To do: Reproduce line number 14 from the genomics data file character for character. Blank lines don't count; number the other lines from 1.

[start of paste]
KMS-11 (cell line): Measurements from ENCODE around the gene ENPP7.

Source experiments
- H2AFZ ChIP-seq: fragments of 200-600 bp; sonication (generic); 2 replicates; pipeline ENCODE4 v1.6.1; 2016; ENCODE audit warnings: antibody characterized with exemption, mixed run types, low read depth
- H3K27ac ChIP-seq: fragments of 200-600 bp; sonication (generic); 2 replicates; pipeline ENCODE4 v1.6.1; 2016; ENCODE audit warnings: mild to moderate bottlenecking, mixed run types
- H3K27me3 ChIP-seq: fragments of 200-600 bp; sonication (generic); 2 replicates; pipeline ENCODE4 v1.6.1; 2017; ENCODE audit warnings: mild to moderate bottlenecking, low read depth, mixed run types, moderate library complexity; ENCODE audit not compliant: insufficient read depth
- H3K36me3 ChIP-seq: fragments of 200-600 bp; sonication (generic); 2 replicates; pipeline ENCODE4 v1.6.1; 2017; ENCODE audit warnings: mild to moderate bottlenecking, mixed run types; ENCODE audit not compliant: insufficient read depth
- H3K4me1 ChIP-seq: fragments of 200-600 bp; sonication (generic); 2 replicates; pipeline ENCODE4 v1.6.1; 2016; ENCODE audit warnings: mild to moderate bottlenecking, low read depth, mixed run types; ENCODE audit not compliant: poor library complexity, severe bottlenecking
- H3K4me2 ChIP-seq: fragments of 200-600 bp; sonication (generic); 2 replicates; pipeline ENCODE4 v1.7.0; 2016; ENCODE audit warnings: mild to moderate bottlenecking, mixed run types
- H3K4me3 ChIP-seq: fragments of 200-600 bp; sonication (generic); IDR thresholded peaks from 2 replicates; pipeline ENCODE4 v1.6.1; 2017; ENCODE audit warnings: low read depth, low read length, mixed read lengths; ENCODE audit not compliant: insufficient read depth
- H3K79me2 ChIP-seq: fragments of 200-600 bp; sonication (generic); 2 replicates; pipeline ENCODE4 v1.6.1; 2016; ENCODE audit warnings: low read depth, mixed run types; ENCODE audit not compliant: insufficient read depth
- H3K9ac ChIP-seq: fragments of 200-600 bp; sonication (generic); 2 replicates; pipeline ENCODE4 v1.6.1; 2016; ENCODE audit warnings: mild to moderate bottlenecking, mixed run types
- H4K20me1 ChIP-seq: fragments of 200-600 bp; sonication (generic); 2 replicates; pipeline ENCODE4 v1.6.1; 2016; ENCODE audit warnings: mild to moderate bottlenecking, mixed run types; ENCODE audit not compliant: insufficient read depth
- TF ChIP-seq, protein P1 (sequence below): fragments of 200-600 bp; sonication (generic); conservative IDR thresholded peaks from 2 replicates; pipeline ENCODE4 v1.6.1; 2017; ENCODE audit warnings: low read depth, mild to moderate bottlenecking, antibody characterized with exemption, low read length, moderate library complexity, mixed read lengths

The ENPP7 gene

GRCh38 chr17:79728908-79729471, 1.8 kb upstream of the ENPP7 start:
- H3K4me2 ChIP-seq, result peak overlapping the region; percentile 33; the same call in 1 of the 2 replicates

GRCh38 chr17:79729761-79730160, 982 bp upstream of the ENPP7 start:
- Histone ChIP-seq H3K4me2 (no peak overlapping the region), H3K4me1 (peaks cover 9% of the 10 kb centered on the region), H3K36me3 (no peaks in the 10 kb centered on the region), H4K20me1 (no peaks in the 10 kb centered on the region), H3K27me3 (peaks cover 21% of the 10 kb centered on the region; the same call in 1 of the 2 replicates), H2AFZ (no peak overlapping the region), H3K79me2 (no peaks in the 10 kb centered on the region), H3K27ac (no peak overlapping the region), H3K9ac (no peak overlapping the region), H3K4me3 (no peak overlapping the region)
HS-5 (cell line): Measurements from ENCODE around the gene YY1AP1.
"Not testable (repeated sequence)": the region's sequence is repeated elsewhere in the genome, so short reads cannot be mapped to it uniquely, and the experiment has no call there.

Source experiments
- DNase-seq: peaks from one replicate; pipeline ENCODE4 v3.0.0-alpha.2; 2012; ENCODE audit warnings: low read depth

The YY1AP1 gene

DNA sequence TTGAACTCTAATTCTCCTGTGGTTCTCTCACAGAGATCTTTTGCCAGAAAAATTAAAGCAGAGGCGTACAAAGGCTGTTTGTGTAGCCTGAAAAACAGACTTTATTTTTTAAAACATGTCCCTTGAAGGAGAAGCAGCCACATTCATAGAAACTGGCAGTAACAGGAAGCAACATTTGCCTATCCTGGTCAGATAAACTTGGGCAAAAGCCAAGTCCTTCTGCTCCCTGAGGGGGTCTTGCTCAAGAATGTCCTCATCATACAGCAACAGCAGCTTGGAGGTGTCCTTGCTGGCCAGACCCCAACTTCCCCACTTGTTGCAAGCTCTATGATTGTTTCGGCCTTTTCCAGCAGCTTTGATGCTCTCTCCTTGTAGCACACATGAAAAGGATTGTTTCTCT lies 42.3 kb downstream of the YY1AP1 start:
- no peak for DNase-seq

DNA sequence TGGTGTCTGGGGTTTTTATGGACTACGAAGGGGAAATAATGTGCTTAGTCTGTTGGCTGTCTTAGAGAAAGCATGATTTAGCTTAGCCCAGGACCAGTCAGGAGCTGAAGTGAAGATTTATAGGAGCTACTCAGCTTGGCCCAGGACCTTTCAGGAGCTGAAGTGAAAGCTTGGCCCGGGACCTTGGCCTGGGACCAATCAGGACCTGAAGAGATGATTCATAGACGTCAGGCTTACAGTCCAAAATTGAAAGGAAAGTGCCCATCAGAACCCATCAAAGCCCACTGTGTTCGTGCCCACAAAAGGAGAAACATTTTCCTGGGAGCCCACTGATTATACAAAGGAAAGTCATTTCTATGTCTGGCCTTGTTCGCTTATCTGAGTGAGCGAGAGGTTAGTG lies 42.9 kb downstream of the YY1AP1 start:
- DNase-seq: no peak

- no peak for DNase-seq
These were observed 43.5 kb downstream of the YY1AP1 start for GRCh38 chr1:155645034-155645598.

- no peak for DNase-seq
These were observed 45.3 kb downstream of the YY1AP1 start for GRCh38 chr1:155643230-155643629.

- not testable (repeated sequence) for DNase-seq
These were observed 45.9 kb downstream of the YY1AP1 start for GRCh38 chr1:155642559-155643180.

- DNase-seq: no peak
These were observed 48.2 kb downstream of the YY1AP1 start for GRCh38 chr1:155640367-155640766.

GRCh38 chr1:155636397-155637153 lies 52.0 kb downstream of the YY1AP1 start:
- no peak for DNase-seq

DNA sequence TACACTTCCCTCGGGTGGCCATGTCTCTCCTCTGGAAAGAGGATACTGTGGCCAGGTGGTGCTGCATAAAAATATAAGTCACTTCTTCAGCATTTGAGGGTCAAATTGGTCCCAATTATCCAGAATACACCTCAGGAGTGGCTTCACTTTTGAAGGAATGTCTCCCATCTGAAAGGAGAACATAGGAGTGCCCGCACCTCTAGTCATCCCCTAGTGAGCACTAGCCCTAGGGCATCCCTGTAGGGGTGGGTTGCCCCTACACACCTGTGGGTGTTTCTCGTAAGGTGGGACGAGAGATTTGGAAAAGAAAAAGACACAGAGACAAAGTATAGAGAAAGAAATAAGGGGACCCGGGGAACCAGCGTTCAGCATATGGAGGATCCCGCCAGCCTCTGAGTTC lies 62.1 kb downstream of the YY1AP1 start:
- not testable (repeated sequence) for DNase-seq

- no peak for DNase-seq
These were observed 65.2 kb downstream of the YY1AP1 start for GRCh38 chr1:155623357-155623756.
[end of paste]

The ENPP7 gene